I don't know why I don't want to head home right away, but for a while I have trouble stepping foot in bath-rooms or seeing elevators open. I think at that time I just didn't want to be alone. It's easier for the walls to start closing in when you're by yourself.

Terry looks at his watch for a moment, "How bout a beer?"

"Yeah." I reply immediately liking the idea.. "I could use some forgetting."

We end up at the Townsquare Diner on Highway 15. It's got bar seating, with some lights that need fixing and stools stitched up with electrical tape. There's no TV, no pin-ball machines, no sports banners, and the one or two guys who frequent in there are always there with a purpose—to not see the light of day anytime soon. It's 2:30 P.M on a Tuesday and the regulars are in.

Terry orders a Tuna sandwhich, crab-cakes, and onion rings with a Coors. My stomach is still turning a bit so I only order toast and a ginger-ale for a moment.

"You're not gonna eat anything else?." Terry asks

"I don't think so. I don't think I can."

"I know." he replies, "You got the look we all have after our first day. Like you've seen stuff most people are lucky never to see. And not only that, you've stuck your face in it."

Terry starts digging into his crab-cakes and he's like a trencherman savant. Sometimes switching quickly between them and the onion rings, but then also giving the tuna some attention then harmoniously downing it all with his beer. There's an art to what he does. His hands are like a good pianists.

"My only suggestion kid." He's tipping back his beer in between his words. "Is if you feel like you can't stomach it, find another career cause it doesn't get any prettier from here."

Somehow I think the lights in the bar are getting dimmer after he says this. I don't know, it all looked so dark in there at that point. The woman serving us isn't old and as she walks by I try to read her. Thirty something (could be late twenties), tall, average bust, dark hazel eyes, attractive and datable if her personality is there. I imagine it is. I hope it is. It would be something of a disappointment if there's nothing in the attic but a moth and a paper-clip. You see it a lot with people. You try to start something but you find there's less there than meets the eye. I don't know a thing about her though. She could be in school, maybe studying to become a nurse. It's likely. Then I get a terrible vision. I could be mopping up her, or her children (suppose she has any) or someone she loves in the future. The lights flicker in that moment. Crazier things have happened and I believe we lose a few watts in the moment.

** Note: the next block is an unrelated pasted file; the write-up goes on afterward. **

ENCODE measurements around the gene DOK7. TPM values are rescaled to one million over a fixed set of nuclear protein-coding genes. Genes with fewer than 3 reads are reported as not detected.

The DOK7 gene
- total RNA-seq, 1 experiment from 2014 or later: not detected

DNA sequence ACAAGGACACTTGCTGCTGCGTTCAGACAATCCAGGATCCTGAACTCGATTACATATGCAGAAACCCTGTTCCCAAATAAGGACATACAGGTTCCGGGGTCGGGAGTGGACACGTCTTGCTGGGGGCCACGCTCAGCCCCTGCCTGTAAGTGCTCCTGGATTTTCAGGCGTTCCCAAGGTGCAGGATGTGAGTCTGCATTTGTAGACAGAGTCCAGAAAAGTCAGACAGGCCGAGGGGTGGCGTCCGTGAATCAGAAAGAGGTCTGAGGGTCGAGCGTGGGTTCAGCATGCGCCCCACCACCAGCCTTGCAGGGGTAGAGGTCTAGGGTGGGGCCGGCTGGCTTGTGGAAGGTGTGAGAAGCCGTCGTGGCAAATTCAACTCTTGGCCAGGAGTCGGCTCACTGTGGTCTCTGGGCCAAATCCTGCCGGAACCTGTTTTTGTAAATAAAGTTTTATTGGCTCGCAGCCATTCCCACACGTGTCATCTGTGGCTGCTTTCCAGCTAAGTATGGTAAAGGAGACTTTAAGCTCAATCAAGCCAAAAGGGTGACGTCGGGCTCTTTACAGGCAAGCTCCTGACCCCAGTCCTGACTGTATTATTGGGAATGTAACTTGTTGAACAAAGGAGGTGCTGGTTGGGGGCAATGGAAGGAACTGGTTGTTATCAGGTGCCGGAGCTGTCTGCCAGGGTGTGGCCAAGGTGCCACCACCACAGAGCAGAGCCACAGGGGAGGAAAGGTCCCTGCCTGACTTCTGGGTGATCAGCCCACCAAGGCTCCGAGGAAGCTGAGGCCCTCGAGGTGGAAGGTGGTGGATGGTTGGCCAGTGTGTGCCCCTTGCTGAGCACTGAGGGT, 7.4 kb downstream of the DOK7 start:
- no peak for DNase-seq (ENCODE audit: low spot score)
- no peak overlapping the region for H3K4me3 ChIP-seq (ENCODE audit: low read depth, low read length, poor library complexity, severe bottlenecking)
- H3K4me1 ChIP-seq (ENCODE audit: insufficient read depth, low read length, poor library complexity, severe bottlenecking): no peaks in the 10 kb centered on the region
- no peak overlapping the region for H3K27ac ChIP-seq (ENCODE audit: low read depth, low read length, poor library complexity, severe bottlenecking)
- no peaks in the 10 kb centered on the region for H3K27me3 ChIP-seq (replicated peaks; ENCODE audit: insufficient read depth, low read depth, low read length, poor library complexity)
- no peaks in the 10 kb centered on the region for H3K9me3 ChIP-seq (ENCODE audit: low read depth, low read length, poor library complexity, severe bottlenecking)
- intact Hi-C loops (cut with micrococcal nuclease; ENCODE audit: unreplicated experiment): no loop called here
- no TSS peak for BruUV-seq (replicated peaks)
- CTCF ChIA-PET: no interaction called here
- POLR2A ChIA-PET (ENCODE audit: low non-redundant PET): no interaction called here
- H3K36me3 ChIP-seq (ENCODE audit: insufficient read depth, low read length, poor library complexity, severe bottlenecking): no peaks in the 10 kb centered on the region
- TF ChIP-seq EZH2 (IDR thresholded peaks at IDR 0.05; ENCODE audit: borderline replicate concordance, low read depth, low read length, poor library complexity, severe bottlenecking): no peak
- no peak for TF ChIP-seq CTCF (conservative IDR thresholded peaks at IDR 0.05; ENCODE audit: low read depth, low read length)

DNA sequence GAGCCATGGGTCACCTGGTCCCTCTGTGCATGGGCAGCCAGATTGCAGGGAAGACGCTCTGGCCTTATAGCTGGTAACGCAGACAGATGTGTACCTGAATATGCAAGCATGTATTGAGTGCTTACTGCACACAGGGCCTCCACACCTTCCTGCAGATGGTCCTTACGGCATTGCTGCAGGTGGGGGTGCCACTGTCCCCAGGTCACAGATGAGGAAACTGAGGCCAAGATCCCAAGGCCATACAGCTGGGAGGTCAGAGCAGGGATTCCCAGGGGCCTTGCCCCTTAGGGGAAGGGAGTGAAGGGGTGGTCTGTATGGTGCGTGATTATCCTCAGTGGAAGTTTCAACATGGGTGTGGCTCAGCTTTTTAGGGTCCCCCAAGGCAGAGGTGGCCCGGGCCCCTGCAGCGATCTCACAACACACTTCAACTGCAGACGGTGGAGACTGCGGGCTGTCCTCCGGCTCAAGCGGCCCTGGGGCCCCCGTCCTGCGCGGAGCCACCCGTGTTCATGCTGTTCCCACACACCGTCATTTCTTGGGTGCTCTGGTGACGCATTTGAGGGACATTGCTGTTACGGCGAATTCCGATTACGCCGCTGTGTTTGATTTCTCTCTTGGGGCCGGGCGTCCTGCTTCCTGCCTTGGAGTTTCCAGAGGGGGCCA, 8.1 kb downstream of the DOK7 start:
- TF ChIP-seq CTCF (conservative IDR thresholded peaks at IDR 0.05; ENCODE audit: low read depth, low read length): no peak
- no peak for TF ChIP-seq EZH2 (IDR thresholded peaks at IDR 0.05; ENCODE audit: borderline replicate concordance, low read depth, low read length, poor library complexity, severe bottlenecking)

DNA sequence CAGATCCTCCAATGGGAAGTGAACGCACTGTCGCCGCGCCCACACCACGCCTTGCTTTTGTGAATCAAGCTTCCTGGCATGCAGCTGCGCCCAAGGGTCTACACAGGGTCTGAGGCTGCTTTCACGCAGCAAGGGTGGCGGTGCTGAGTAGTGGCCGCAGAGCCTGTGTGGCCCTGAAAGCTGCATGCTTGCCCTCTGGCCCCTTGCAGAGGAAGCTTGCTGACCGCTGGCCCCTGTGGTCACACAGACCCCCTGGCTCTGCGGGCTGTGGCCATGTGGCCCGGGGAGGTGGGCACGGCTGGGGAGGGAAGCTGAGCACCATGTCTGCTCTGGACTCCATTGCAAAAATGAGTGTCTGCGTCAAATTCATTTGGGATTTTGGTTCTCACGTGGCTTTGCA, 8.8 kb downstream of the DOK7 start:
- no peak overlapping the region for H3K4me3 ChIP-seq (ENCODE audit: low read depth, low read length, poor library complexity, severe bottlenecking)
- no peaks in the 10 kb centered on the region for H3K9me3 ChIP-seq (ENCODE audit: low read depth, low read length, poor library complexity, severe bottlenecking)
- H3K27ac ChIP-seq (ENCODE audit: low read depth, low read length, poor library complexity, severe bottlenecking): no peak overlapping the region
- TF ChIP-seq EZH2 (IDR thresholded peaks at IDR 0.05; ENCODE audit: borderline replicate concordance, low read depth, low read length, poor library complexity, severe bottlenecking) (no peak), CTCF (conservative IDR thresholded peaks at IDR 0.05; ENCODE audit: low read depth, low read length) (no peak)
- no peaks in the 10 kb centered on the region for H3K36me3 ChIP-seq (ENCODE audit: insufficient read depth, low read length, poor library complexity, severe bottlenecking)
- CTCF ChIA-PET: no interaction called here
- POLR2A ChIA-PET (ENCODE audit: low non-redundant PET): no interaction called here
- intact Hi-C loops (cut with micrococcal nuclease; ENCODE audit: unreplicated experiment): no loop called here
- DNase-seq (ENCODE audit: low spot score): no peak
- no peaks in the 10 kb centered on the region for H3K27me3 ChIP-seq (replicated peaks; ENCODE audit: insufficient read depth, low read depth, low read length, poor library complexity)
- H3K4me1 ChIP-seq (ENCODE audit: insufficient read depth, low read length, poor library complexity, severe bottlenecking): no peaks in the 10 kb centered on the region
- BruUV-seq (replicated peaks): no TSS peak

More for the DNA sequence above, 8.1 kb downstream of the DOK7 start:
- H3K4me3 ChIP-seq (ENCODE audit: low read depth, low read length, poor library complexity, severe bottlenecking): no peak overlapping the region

"I think I'll be all right Terry" and then I call the woman over.

"What can I do for you sweetie?"

"Whiskey sour" I don't plan on getting hammered. Truly I don't but it's one of those days you don't have often, and I'd like to forget about it as soon as possible. "And another ginger-ale" I add.

A few moments later she comes back with my order. Terry's about done with his endeavors and on his third beer now. Down the row a man with a puffy vest and a hat with a fish on it is passed out. His thick framed glasses have fallen off and are resting in his drool.

Terry's laughing now, sucking back his Coors and getting into a real hearty chuckle."That's the spirit." he says, "Relax, say you ever been to Disney World?"

"No. I don't have any wife or kids so really I don't have much business being there."

"I love the tea-cups." Terry says. "One time my cousin. Okay now she has a problem and it ain't her fault but she weighs maybe close to 300 pounds?"

Here we go. Can you tell how this one will end up? Puking. Yeah definitely. What other way can it go? Pissing perhaps. Yeah maybe his cousin pissed and shit herself all over the tea-cups at Disney World. Something tells me I'm wrong through. I was wrong about Alice and as I down the whiskey I start to think I'm wrong about a lot of things.

"She's got a glandular problem. But anyway she gets on line for the tea-cups and gets all the way to the front. About an hour in line in a hundred degree weather in June, and we're all sweating like Donkeys. Really pouring, and stinking a bit."

And here it comes. Here's Terry in his element. He's sweating now.

"And they won't let her on! They say she wont fit and she weighs too much. So then she starts crying and we take her back to the hotel, only she locks herself in the bathroom...and won't come out."

In that instant the jovial man is disappears. Terry has a look like he went too far. Like he didn't mean to tell this story. Like something within him just re-surfaced and been placed in the spot-light. They call it vulnerability I think. He's wearing all over his large white face. I don't pursue anything. I just finish my drink and try to let him settle it in his own mind.

"...Only she locked herself in the bathroom, and won't come out. And she's crying."

It's at that moment I realize there's something deeper in Terry. It's not an obvious marker, but feelings like that never really are. You get them in glimpses. It's like looking back at a good movie. Sometimes you miss the little stuff that makes it what it is, and even if you do remember those intangibles there not something you can't put in words. I sort of hope he'll drop all this because frankly I'm getting slightly blitzed and I'm not looking forward to the talky feeley time that happens oh so often with drunkards.